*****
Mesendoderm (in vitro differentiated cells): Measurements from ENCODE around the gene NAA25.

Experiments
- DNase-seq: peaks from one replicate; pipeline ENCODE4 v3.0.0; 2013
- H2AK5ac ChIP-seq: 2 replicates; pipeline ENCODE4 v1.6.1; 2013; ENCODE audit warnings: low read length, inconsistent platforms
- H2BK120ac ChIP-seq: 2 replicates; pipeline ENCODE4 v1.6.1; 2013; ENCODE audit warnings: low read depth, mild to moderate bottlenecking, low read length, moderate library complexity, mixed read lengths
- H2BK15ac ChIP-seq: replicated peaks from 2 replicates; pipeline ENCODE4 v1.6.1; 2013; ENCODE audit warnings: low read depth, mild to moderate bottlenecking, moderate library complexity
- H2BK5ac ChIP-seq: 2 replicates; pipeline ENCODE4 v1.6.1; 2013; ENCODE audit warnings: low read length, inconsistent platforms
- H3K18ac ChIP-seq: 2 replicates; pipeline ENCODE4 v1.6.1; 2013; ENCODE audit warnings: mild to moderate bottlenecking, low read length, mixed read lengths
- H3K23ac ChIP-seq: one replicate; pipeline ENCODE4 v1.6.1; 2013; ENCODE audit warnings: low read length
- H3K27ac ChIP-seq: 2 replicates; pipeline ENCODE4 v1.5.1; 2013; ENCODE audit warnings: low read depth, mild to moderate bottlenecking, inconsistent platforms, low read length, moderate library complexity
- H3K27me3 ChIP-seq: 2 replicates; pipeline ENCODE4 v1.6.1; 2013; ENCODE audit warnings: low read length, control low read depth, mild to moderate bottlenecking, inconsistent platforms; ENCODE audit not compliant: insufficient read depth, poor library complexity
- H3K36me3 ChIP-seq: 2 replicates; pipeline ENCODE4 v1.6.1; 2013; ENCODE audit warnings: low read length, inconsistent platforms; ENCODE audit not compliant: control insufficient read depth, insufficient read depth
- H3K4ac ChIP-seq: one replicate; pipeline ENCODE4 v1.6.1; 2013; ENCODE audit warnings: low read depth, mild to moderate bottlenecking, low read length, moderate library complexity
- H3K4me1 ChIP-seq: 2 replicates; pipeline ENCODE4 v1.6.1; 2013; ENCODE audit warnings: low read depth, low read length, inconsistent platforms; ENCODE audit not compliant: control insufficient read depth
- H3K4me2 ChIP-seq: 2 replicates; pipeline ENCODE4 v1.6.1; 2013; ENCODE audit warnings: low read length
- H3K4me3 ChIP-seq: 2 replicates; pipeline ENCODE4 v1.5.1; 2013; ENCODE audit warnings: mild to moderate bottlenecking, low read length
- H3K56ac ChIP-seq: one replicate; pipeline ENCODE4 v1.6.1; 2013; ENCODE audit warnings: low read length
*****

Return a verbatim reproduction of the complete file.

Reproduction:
Mesendoderm (in vitro differentiated cells): Measurements from ENCODE around the gene NAA25.

Experiments
- DNase-seq: peaks from one replicate; pipeline ENCODE4 v3.0.0; 2013
- H2AK5ac ChIP-seq: 2 replicates; pipeline ENCODE4 v1.6.1; 2013; ENCODE audit warnings: low read length, inconsistent platforms
- H2BK120ac ChIP-seq: 2 replicates; pipeline ENCODE4 v1.6.1; 2013; ENCODE audit warnings: low read depth, mild to moderate bottlenecking, low read length, moderate library complexity, mixed read lengths
- H2BK15ac ChIP-seq: replicated peaks from 2 replicates; pipeline ENCODE4 v1.6.1; 2013; ENCODE audit warnings: low read depth, mild to moderate bottlenecking, moderate library complexity
- H2BK5ac ChIP-seq: 2 replicates; pipeline ENCODE4 v1.6.1; 2013; ENCODE audit warnings: low read length, inconsistent platforms
- H3K18ac ChIP-seq: 2 replicates; pipeline ENCODE4 v1.6.1; 2013; ENCODE audit warnings: mild to moderate bottlenecking, low read length, mixed read lengths
- H3K23ac ChIP-seq: one replicate; pipeline ENCODE4 v1.6.1; 2013; ENCODE audit warnings: low read length
- H3K27ac ChIP-seq: 2 replicates; pipeline ENCODE4 v1.5.1; 2013; ENCODE audit warnings: low read depth, mild to moderate bottlenecking, inconsistent platforms, low read length, moderate library complexity
- H3K27me3 ChIP-seq: 2 replicates; pipeline ENCODE4 v1.6.1; 2013; ENCODE audit warnings: low read length, control low read depth, mild to moderate bottlenecking, inconsistent platforms; ENCODE audit not compliant: insufficient read depth, poor library complexity
- H3K36me3 ChIP-seq: 2 replicates; pipeline ENCODE4 v1.6.1; 2013; ENCODE audit warnings: low read length, inconsistent platforms; ENCODE audit not compliant: control insufficient read depth, insufficient read depth
- H3K4ac ChIP-seq: one replicate; pipeline ENCODE4 v1.6.1; 2013; ENCODE audit warnings: low read depth, mild to moderate bottlenecking, low read length, moderate library complexity
- H3K4me1 ChIP-seq: 2 replicates; pipeline ENCODE4 v1.6.1; 2013; ENCODE audit warnings: low read depth, low read length, inconsistent platforms; ENCODE audit not compliant: control insufficient read depth
- H3K4me2 ChIP-seq: 2 replicates; pipeline ENCODE4 v1.6.1; 2013; ENCODE audit warnings: low read length
- H3K4me3 ChIP-seq: 2 replicates; pipeline ENCODE4 v1.5.1; 2013; ENCODE audit warnings: mild to moderate bottlenecking, low read length
- H3K56ac ChIP-seq: one replicate; pipeline ENCODE4 v1.6.1; 2013; ENCODE audit warnings: low read length